(The Bacchai at the National Theatre. Photograph: Tristram Kenton via The Guardian)
The back page ‘N.B.’ column in last week’s Times Literary Supplement (2 August 2019) discussed, not without irony, the question of what is ‘ok’ to read in these days of widespread outrage, citing the recent report that a Professor of History and Philosophy of Biology at University College London had refused to teach in the lecture theatre named after Francis Galton, whose name is ‘linked with racist, misogynist and hierarchical ideologies’. Galton was indeed a pioneer in eugenics and psychometrics. He also developed a method of classifying fingerprints, initiated scientific meteorology, devised the first weather map and invented a means of testing differential hearing ability. He died in 1911. The First International Eugenics Congress, held in London the following year, was dedicated to Galton. Attendees included the First Lord of the Admiralty, the Chief Justice, the ambassadors of France, Greece and Norway, and Winston Churchill who, two years earlier, had written to the Prime Minister: ‘I am convinced that the multiplication of the Feeble-Minded, which is proceeding now at an artificial rate, unchecked by any of the old restraints of nature, and actually fostered by civilised conditions, is a very terrible danger to the race.’
Is it ok, J. C. goes on to ask, to read Vladimir Nabokov (Dan Franklin of Jonathan Cape has said that he wouldn’t publish Lolita now)? Or T. S. Eliot, Ezra Pound, Philip Larkin, William Faulkner? Burroughs, Chester Himes, Mailer, Miller? Mention is made of a recent (very good) TLS piece by Claire Lowdon, which concluded that yes, it is okay to read Updike and, ‘in the course of the article, also cast forgiving glances in the direction of Bellow, Roth and other big male beasts.’ Then how about Maupassant, Flaubert, Kipling, Camus? Céline could certainly have been added, probably Hemingway, D. H. Lawrence and Wyndham Lewis too. ‘Perhaps it’s safer not to read at all’, J. C. concludes, ‘which is what lots of people are doing anyway.’
I know there are some complex questions about commemoration, statuary, flags, the names of buildings, the placement of pictures and poems. Our local example is the Colston Hall, named (but not for much longer) after the philanthropist and member of parliament – who was also a slave trader. But pulling down statues, changing names, I’ve always been uneasy with, preferring less ignorance to more. If it’s really news that human beings do both good and bad things and that people in earlier historical periods seem, from our perspective, to have done more bad things than good, then add plaques and placards, pile on the contextual information, enlighten, educate.
When it comes to policing reading – then no, I have a more definite line and it’s not a complex question. I’ve had my share of people rolling their eyes at my reading Ezra Pound. ‘How can you–?’ Well, I’d think, with a good deal of effort and concentration, reference works and, frankly, cribs of various kinds. But that may not be what they meant.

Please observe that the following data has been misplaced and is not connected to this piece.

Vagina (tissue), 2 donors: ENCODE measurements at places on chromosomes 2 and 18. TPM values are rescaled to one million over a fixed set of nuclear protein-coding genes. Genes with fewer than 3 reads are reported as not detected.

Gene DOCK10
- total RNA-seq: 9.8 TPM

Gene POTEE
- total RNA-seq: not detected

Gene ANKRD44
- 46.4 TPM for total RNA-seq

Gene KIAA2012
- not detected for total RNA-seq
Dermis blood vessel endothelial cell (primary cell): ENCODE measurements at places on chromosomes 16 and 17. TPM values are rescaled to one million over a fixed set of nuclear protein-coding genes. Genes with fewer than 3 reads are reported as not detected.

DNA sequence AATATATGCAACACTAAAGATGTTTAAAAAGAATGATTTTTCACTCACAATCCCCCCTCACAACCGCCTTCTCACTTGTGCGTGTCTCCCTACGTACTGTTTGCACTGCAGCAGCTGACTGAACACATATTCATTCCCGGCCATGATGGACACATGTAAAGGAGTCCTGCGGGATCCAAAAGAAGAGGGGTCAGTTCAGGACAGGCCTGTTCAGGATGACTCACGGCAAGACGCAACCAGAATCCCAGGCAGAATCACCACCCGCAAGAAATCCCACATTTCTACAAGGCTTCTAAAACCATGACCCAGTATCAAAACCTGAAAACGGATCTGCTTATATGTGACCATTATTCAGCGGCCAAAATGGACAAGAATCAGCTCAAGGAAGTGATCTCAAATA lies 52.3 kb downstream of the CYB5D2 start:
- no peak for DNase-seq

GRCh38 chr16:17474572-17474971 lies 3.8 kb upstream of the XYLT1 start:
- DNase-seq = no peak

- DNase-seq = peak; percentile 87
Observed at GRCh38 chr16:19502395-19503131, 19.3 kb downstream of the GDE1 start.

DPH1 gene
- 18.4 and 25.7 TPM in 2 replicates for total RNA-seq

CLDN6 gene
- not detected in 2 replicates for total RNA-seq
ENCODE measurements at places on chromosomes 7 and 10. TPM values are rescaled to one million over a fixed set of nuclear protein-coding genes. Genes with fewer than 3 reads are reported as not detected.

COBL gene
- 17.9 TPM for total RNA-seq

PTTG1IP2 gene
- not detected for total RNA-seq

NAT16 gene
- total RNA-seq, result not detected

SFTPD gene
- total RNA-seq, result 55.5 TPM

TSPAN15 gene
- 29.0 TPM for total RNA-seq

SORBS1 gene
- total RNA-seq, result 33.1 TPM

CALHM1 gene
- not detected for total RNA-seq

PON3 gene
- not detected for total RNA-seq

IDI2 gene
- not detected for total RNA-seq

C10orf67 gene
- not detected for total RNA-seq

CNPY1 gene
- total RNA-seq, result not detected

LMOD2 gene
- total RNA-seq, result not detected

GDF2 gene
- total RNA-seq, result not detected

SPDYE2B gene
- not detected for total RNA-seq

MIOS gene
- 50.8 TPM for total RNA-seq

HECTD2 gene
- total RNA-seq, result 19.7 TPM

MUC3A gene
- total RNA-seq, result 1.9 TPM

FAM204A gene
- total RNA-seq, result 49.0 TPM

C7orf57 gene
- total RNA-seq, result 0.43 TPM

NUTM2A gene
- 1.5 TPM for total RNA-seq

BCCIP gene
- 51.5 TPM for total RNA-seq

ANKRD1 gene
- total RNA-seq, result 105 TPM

It’s okay for me to read absolutely anything and anyone I want to since, being an adult, I can make up my own mind about such matters. I don’t read modern literature for political pointers or an ethical framework or tips on manners. And, alas, perhaps a hangover from younger days, any suggestion that it might not be ‘ok’ to read certain authors sends me straight back to them, most recently Philip Roth, whom I’ve been rereading in the Library of America edition. Whenever I don’t read Roth for a while, I forget how funny he is. Today, I enjoyed again The Anatomy Lesson’s Dr Kotler, formerly of Newark, now living in retirement in New York, detailing his current activities to Nathan Zuckerman in the bank queue, beginning with his study of Rembrandt’s masterpieces, ‘a foot at a time’:
(Rembrandt, The Anatomy Lesson of Dr Nicolaes Tulp: Mauritshuis, The Hague)
‘Also studying Holy Scriptures. Delving into all the translations. Amazing what’s in there. Yet the writing I don’t like. The Jews in the Bible were always involved in highly dramatic moments, but they never learned to write good drama. Not like the Greeks, in my estimation. The Greeks heard a sneeze and they took off. The sneezer becomes the hero, the one who reported the sneeze becomes the messenger, the ones who overheard the sneeze, they became the chorus. Lots of pity, lots of terror, lots of cliff-hanging and suspense. You don’t get that with the Jews in the Bible. There it’s all round-the-clock negotiation with God.’
The ones who overheard the sneeze becoming the chorus. Yes, a pretty neat summary of Greek drama, I thought.
Perhaps one more: ‘Life and art are distinct, thought Zuckerman; what could be clearer? Yet the distinction is wholly elusive. That writing is an act of imagination seems to perplex and infuriate everyone.’
In a world of perplexed and infuriated people, imaginative writing may not be the only culprit, of course.